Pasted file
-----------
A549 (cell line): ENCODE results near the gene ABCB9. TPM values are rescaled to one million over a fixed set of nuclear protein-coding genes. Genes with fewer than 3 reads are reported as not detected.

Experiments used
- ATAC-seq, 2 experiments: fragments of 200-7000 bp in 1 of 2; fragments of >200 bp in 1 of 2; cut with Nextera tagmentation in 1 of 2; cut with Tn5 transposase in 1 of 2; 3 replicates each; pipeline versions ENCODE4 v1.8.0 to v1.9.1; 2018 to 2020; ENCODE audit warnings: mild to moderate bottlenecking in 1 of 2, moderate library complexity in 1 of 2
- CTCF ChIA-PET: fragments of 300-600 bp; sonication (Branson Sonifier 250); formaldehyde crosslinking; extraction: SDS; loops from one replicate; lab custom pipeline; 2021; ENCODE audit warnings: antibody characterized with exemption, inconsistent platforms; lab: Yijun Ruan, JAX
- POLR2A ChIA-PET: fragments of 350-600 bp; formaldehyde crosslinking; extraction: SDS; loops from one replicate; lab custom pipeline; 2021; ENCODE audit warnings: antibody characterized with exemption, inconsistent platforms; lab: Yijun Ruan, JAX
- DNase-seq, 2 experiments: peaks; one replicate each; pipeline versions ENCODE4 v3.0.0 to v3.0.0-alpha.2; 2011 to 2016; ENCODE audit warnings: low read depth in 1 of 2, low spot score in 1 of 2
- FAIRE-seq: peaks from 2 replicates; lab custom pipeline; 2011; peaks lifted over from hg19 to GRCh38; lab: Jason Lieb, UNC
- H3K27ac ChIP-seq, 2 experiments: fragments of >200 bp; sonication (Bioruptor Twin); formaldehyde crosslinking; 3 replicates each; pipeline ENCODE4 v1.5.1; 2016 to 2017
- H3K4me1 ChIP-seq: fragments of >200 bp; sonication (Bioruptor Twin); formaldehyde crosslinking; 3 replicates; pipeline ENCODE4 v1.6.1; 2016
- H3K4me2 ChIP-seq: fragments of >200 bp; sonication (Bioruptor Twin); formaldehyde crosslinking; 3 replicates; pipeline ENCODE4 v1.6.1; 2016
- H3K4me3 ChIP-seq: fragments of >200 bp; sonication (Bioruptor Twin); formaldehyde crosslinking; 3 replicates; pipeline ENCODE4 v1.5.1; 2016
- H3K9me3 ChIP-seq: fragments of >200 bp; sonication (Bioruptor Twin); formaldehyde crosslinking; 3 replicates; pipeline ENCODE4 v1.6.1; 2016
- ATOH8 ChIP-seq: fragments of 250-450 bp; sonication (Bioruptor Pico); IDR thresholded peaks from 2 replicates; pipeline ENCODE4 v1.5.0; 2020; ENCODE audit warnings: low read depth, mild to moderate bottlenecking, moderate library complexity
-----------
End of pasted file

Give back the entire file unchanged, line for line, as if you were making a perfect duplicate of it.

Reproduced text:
A549 (cell line): ENCODE results near the gene ABCB9. TPM values are rescaled to one million over a fixed set of nuclear protein-coding genes. Genes with fewer than 3 reads are reported as not detected.

Experiments used
- ATAC-seq, 2 experiments: fragments of 200-7000 bp in 1 of 2; fragments of >200 bp in 1 of 2; cut with Nextera tagmentation in 1 of 2; cut with Tn5 transposase in 1 of 2; 3 replicates each; pipeline versions ENCODE4 v1.8.0 to v1.9.1; 2018 to 2020; ENCODE audit warnings: mild to moderate bottlenecking in 1 of 2, moderate library complexity in 1 of 2
- CTCF ChIA-PET: fragments of 300-600 bp; sonication (Branson Sonifier 250); formaldehyde crosslinking; extraction: SDS; loops from one replicate; lab custom pipeline; 2021; ENCODE audit warnings: antibody characterized with exemption, inconsistent platforms; lab: Yijun Ruan, JAX
- POLR2A ChIA-PET: fragments of 350-600 bp; formaldehyde crosslinking; extraction: SDS; loops from one replicate; lab custom pipeline; 2021; ENCODE audit warnings: antibody characterized with exemption, inconsistent platforms; lab: Yijun Ruan, JAX
- DNase-seq, 2 experiments: peaks; one replicate each; pipeline versions ENCODE4 v3.0.0 to v3.0.0-alpha.2; 2011 to 2016; ENCODE audit warnings: low read depth in 1 of 2, low spot score in 1 of 2
- FAIRE-seq: peaks from 2 replicates; lab custom pipeline; 2011; peaks lifted over from hg19 to GRCh38; lab: Jason Lieb, UNC
- H3K27ac ChIP-seq, 2 experiments: fragments of >200 bp; sonication (Bioruptor Twin); formaldehyde crosslinking; 3 replicates each; pipeline ENCODE4 v1.5.1; 2016 to 2017
- H3K4me1 ChIP-seq: fragments of >200 bp; sonication (Bioruptor Twin); formaldehyde crosslinking; 3 replicates; pipeline ENCODE4 v1.6.1; 2016
- H3K4me2 ChIP-seq: fragments of >200 bp; sonication (Bioruptor Twin); formaldehyde crosslinking; 3 replicates; pipeline ENCODE4 v1.6.1; 2016
- H3K4me3 ChIP-seq: fragments of >200 bp; sonication (Bioruptor Twin); formaldehyde crosslinking; 3 replicates; pipeline ENCODE4 v1.5.1; 2016
- H3K9me3 ChIP-seq: fragments of >200 bp; sonication (Bioruptor Twin); formaldehyde crosslinking; 3 replicates; pipeline ENCODE4 v1.6.1; 2016
- ATOH8 ChIP-seq: fragments of 250-450 bp; sonication (Bioruptor Pico); IDR thresholded peaks from 2 replicates; pipeline ENCODE4 v1.5.0; 2020; ENCODE audit warnings: low read depth, mild to moderate bottlenecking, moderate library complexity